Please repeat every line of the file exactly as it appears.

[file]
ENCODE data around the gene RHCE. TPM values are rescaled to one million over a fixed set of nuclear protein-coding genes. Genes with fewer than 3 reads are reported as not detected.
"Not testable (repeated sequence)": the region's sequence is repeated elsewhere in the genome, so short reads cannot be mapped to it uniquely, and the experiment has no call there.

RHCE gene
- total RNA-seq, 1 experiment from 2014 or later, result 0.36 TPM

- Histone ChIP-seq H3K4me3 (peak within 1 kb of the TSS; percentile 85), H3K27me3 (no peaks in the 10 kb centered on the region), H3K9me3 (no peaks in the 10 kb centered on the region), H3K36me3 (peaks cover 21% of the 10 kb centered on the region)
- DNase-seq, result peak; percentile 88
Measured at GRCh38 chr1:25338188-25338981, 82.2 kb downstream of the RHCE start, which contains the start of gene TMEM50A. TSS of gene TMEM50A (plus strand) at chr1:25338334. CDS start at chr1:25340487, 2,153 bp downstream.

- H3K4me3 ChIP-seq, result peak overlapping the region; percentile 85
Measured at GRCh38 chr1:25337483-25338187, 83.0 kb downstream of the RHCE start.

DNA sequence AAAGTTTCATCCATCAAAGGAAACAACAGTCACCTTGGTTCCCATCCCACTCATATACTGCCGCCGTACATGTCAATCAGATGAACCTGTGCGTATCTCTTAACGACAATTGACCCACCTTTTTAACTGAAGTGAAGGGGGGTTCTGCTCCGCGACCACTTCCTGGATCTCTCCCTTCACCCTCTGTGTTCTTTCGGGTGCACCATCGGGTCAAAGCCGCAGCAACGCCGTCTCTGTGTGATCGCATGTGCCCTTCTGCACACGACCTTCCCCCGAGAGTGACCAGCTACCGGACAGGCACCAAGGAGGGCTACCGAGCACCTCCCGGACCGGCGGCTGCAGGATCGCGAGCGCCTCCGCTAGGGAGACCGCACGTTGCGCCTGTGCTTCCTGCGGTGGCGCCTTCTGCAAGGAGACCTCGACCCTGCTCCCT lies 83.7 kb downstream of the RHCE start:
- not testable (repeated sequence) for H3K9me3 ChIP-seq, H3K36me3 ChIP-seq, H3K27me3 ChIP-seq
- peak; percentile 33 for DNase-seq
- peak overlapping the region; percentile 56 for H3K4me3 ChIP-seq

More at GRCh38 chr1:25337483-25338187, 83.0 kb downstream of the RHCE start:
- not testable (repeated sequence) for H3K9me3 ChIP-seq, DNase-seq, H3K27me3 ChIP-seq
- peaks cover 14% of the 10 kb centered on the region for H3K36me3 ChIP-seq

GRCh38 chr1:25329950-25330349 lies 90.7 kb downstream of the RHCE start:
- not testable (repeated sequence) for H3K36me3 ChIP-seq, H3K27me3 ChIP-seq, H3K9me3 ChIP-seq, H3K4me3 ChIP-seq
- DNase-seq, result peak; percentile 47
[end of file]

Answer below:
ENCODE data around the gene RHCE. TPM values are rescaled to one million over a fixed set of nuclear protein-coding genes. Genes with fewer than 3 reads are reported as not detected.
"Not testable (repeated sequence)": the region's sequence is repeated elsewhere in the genome, so short reads cannot be mapped to it uniquely, and the experiment has no call there.

RHCE gene
- total RNA-seq, 1 experiment from 2014 or later, result 0.36 TPM

- Histone ChIP-seq H3K4me3 (peak within 1 kb of the TSS; percentile 85), H3K27me3 (no peaks in the 10 kb centered on the region), H3K9me3 (no peaks in the 10 kb centered on the region), H3K36me3 (peaks cover 21% of the 10 kb centered on the region)
- DNase-seq, result peak; percentile 88
Measured at GRCh38 chr1:25338188-25338981, 82.2 kb downstream of the RHCE start, which contains the start of gene TMEM50A. TSS of gene TMEM50A (plus strand) at chr1:25338334. CDS start at chr1:25340487, 2,153 bp downstream.

- H3K4me3 ChIP-seq, result peak overlapping the region; percentile 85
Measured at GRCh38 chr1:25337483-25338187, 83.0 kb downstream of the RHCE start.

DNA sequence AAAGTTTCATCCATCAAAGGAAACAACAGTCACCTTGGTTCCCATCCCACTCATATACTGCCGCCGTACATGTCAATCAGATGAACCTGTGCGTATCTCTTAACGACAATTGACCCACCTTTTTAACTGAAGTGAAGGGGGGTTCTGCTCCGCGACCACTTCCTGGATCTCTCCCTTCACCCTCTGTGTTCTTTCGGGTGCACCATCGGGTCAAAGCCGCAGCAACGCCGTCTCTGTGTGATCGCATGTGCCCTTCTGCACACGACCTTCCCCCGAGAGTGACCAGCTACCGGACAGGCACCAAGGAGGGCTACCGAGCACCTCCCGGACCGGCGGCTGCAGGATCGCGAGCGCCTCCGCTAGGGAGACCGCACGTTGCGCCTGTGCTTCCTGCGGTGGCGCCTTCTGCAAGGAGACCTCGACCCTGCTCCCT lies 83.7 kb downstream of the RHCE start:
- not testable (repeated sequence) for H3K9me3 ChIP-seq, H3K36me3 ChIP-seq, H3K27me3 ChIP-seq
- peak; percentile 33 for DNase-seq
- peak overlapping the region; percentile 56 for H3K4me3 ChIP-seq

More at GRCh38 chr1:25337483-25338187, 83.0 kb downstream of the RHCE start:
- not testable (repeated sequence) for H3K9me3 ChIP-seq, DNase-seq, H3K27me3 ChIP-seq
- peaks cover 14% of the 10 kb centered on the region for H3K36me3 ChIP-seq

GRCh38 chr1:25329950-25330349 lies 90.7 kb downstream of the RHCE start:
- not testable (repeated sequence) for H3K36me3 ChIP-seq, H3K27me3 ChIP-seq, H3K9me3 ChIP-seq, H3K4me3 ChIP-seq
- DNase-seq, result peak; percentile 47